Skip to main content

''Economic Stability, Immigration': Rishi Sunak's Battle Lines For UK Poll Campaign

Rishi Sunak has set July 4 as UK election date


UK Prime Minister Rishi Sunak signalled in a speech Wednesday the issues on which he wants to fight the next general election, which he called for July 4.

‘Economic stability’

Despite a cost-of-living crisis and a recent recession, Sunak looks set to make “economic stability” a key plank of the campaign, calling it the “bedrock of any future success”.

Recent opinion polls show that voters trust Labour more than Sunak’s Conservatives on the economy, but Sunak hailed two recent “major milestones” that he is likely to highlight.

They are the return of inflation to under three percent, setting the scene for mortgage rate cuts, and IMF data showing that the UK economy is growing faster than those of France, Germany and the United States.

Covid chancellor

Sunak began his speech by saying that “in the last five years our country has fought through the most challenging times since the Second World War” — and mentioned his own role in those crises.

Sunak was finance minister under prime minister Boris Johnson during the Covid pandemic, and on Wednesday he credited his furlough scheme for preventing “millions of job losses”.

However, the scheme also led to a record amount of peacetime borrowing.


Sunak’s most recent reset as leader was positioning the Tories as the party of defence and security — and he emphasised the point again on Wednesday.

“This election will take place at a time when the world is more dangerous than it has been since the end of the Cold War,” he said.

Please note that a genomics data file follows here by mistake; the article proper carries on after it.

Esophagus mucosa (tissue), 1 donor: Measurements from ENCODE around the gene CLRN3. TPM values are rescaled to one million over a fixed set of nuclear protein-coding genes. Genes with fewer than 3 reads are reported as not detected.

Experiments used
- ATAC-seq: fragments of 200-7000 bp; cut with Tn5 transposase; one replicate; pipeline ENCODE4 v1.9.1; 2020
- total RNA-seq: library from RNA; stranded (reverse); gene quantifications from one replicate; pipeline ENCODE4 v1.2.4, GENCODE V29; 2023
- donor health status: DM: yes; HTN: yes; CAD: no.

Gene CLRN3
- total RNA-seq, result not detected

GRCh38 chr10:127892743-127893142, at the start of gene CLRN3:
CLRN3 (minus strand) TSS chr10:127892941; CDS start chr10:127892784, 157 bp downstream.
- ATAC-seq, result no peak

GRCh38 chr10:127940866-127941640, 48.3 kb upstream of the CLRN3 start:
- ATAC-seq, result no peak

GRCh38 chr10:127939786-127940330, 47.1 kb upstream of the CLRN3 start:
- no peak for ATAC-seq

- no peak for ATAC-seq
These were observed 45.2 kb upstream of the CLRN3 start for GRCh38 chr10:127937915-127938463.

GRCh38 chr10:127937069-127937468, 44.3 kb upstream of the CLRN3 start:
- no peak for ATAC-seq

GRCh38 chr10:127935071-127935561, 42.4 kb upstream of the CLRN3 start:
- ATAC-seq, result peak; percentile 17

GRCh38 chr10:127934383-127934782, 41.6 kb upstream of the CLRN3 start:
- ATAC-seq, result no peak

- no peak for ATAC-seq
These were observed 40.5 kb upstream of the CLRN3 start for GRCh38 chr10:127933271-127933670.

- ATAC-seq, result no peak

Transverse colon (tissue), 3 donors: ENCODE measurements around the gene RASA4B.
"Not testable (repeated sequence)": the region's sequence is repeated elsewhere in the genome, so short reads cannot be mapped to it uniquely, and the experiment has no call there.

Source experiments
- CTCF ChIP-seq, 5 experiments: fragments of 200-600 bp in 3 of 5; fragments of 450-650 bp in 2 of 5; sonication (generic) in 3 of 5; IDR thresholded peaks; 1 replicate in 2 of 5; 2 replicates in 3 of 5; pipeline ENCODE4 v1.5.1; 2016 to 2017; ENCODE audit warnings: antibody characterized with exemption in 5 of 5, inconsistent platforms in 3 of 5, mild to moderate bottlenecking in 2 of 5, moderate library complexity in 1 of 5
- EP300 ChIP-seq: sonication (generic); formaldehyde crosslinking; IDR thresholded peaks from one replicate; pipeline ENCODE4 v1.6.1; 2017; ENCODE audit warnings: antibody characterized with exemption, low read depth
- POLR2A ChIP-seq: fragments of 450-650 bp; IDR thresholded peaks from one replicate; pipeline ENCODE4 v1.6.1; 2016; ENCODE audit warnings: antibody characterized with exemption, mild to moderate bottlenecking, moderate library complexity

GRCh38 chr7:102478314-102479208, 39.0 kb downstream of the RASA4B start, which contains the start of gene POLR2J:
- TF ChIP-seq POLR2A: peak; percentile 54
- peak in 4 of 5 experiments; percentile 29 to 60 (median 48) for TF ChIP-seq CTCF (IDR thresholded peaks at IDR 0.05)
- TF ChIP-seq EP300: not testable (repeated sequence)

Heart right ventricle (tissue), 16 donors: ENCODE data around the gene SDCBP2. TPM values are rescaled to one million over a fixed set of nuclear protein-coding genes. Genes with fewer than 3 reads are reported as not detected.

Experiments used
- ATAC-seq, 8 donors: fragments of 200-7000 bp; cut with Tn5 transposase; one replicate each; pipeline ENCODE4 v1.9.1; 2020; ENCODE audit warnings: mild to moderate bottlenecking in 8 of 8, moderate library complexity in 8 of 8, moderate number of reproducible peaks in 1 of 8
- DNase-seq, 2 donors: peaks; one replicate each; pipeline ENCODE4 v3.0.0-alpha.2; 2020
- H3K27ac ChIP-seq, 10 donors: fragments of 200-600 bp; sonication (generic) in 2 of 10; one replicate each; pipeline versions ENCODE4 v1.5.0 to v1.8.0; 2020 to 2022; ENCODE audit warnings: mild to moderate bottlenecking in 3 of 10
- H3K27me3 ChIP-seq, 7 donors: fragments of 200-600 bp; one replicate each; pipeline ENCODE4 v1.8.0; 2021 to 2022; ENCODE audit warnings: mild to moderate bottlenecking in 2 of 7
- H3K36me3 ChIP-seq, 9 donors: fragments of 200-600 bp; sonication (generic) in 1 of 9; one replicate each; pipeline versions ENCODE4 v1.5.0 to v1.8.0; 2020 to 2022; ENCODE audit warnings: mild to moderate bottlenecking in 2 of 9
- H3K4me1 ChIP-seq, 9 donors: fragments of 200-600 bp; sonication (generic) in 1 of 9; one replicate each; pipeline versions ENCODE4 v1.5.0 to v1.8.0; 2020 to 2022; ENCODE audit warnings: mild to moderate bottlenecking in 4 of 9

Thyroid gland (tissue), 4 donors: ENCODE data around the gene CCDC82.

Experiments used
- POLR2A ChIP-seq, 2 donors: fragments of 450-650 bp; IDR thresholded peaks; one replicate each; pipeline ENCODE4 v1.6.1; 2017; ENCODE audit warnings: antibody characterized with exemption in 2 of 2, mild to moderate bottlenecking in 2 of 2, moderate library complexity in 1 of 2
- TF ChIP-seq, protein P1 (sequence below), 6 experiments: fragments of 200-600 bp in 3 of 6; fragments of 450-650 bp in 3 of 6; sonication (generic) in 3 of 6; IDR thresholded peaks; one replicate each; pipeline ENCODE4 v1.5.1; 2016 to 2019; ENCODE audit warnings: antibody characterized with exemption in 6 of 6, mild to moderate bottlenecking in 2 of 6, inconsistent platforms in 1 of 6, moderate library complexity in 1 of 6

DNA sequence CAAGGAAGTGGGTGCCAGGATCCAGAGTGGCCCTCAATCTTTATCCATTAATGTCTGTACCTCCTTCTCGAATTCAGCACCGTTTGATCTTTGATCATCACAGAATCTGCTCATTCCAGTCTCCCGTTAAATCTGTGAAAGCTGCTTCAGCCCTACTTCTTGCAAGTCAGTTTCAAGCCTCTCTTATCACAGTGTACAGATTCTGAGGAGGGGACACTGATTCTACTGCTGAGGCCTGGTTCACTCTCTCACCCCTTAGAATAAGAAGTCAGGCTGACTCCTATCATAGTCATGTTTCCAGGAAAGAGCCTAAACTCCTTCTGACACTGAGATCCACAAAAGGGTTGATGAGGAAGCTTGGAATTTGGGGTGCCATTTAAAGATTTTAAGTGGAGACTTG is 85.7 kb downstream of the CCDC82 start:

“I will forever do everything in my power to provide you with the strongest possible protection,” he added.

Of the top 10 key issues, defence is the only one on which the public trusts the Tories more than Labour, according to a YouGov poll.


Sunak also noted his party’s record on immigration, just as new annual figures on arrivals were set to be published Thursday.

But the strategy is not without risk, with public anger still high over the number of people arriving by crossing the Channel.

He vowed that his plan to send asylum seekers to Rwanda would “stop the boats”, but because of significant legal delays for the proposal, few if any people will actually be sent to the African nation by election day.


The National Health Service (NHS) is the second most important issue to voters. Sunak mentioned it only briefly, saying the Tories had provided it with “record funding”.

But record waiting lists have seen public faith in the government’s ability to run the NHS collapse, and it is likely to be an area Labour will capitalise on during the campaign.

Net zero

Sunak’s decision to push back the UK’s plans to reach net-zero greenhouse gas emissions is one of the clearest dividing lines between the Tories and opposition parties.

Sunak defended the delay, which was widely denounced by environmental groups, in hopes will appeal to his party’s base, which tends to be more concerned about the economic costs of the net-zero goal.

“We prioritised energy security and your family finances over environmental dogma,” he said.

Keir Starmer

Sunak also gave indications of the attacks his campaign will launch against Labour leader Keir Starmer, the heavy favourite to become the next prime minister.

Sunak said Starmer had no plan for leadership and would “do anything to get power”.

“If he was happy to abandon all the promises he made to become Labour leader once he got the job, how can you know that he won’t do exactly the same thing if he wants to become prime minister?” he said.

While most voters view Starmer negatively according to polls, he is still far more popular than the prime minister, who has a “net favourability” rating of -51 according to a recent YouGov poll.

(Except for the headline, this story has not been edited by NDTV staff and is published from a syndicated feed.)